Sunday, July 17, 2011

HELLO Massachusetts

Salisbury is a quintessential New England town, with white houses and quaint little churches set next to cobblestone sidewalks. I came in for lunch and relaxation, eating a nice deli sandwich and re-fueling my body with electrolytes and caffeine (oh yeah, I am definitely addicted). Its sunny and warm today, but still pleasant and breezy. I've got another 7 miles that looks like its going to be a tough climb and then I cross over the border to my 11th state, Massachusetts! Connecticut has been tough in spots (more steep rock scrambles), but easy walking for a good portion of it, too (like the 5 or 6 miles of flat trail next to the Housatonic River).

I met my first Southbounder to my knowledge yesterday. His name is Jason and he started a month and a day ago from Katahdin. It was cool talking to him about the Trail that lays ahead. He described Franconia Ridge, a 5 or 6 mile ridge above treeline in the Whites, by saying it was like walking on the Great Wall of China. We had such mutual respect for each other, as we each have done what the other hopes to accomplish - put us together and we've done the entire Trail.

I came across a Coke machine this morning unexpectedly, and as I downed my second soda, I realized I've had a soda every day since Delaware Water Gap. A New Zealander, Vegemite, said he's had a soda every day since Waynesboro, Va. There's got to be some sort of Trail challenge to that. Caffeine, sugar, and carbonation makes the perfect hiker energy drink. I thought this thru-hiker, Hobo, was strange for packing out a 2 liter of Pepsi from Catawba - it had to have been warm and completely flat after the climb to McAfee. But not anymore, I completely understand.

So to finish off with something other than talking about caffeine and how much I love it, I just want to say thank you to everyone who has supported me on my journey. Your words of encouragement, financial donations, or just reading along as I head North - it all has meant so much to me!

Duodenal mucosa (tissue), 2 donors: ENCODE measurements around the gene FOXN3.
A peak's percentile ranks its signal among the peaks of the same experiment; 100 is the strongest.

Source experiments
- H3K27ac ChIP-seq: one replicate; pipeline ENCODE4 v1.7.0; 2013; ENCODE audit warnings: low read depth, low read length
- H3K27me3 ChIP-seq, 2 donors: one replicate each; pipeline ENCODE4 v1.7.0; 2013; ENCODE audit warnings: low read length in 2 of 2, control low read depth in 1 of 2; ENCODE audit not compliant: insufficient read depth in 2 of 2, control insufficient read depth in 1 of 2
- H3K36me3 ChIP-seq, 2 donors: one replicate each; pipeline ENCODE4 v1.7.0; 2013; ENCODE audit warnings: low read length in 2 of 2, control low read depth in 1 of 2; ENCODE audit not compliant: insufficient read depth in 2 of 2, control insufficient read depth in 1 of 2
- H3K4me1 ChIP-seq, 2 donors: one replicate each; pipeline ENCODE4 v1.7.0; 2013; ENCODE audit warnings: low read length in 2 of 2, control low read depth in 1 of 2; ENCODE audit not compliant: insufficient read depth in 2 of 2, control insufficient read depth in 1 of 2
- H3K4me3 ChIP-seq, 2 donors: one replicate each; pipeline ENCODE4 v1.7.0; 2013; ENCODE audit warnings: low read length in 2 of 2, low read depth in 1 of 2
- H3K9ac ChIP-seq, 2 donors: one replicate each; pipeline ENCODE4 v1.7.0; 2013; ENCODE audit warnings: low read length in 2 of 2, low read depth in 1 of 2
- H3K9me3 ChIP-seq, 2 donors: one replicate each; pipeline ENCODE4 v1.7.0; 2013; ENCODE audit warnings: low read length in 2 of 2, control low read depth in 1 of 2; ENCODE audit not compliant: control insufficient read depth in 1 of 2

While hanging out at the 501 Shelter in PA, I read an article in AT Journeys about a father and son completing a thru-hike together. They started when the son was 5 and had done sections for nearly 20 years, to get to the 100-mile wilderness in Maine. The son decided to do a thru-hike of his own in 2010 and his dad joined him for the final stretch to Katahdin to accomplish their hike of a lifetime together. The article was full of pictures from their various sections, and it reminded me of the many trips I took with my mom growing up. Those trips were what led me to this hike. I could see an innocent look of amazement in the sons face, as he looked out at a vista as a young kid, that reminded me why I'm out here doing this - its always been my innocent, childhood dream. I still have to pinch myself as I near 1500 miles. I'm actually doing this!
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1 comment:

  1. Yes--I sometimes think my fascination in youth with going to camp each year, where I could hike and wander about alone in nature, is what has founded my need to be in motion and connected to nature each day.

    Yay for childhood dreams that come true!